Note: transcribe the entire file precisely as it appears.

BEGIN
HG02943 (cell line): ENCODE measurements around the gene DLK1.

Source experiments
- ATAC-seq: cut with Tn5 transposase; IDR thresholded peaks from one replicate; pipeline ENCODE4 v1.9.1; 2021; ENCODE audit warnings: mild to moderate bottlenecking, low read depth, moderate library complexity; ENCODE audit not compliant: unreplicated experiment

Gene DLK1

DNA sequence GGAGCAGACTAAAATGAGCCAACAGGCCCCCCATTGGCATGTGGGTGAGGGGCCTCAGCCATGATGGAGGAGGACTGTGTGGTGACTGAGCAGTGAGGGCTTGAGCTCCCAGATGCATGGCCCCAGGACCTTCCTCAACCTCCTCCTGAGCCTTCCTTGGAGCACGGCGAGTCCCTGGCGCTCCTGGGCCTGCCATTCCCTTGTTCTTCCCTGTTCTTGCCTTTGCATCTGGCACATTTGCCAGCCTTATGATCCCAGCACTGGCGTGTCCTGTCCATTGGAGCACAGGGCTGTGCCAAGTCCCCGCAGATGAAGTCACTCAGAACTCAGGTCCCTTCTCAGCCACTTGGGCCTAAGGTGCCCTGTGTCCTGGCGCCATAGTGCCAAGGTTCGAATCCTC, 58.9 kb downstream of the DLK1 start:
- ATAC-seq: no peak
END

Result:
HG02943 (cell line): ENCODE measurements around the gene DLK1.

Source experiments
- ATAC-seq: cut with Tn5 transposase; IDR thresholded peaks from one replicate; pipeline ENCODE4 v1.9.1; 2021; ENCODE audit warnings: mild to moderate bottlenecking, low read depth, moderate library complexity; ENCODE audit not compliant: unreplicated experiment

Gene DLK1

DNA sequence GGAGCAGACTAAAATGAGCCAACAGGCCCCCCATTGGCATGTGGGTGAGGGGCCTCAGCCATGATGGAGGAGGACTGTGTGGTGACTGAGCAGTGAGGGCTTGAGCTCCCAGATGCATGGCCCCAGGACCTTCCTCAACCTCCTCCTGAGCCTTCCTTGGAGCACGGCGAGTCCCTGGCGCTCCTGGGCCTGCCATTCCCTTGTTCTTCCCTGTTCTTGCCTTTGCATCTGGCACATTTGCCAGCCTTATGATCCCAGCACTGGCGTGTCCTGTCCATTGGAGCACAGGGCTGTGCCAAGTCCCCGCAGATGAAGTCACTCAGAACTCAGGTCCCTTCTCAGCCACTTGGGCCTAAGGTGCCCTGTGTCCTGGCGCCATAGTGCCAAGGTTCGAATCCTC, 58.9 kb downstream of the DLK1 start:
- ATAC-seq: no peak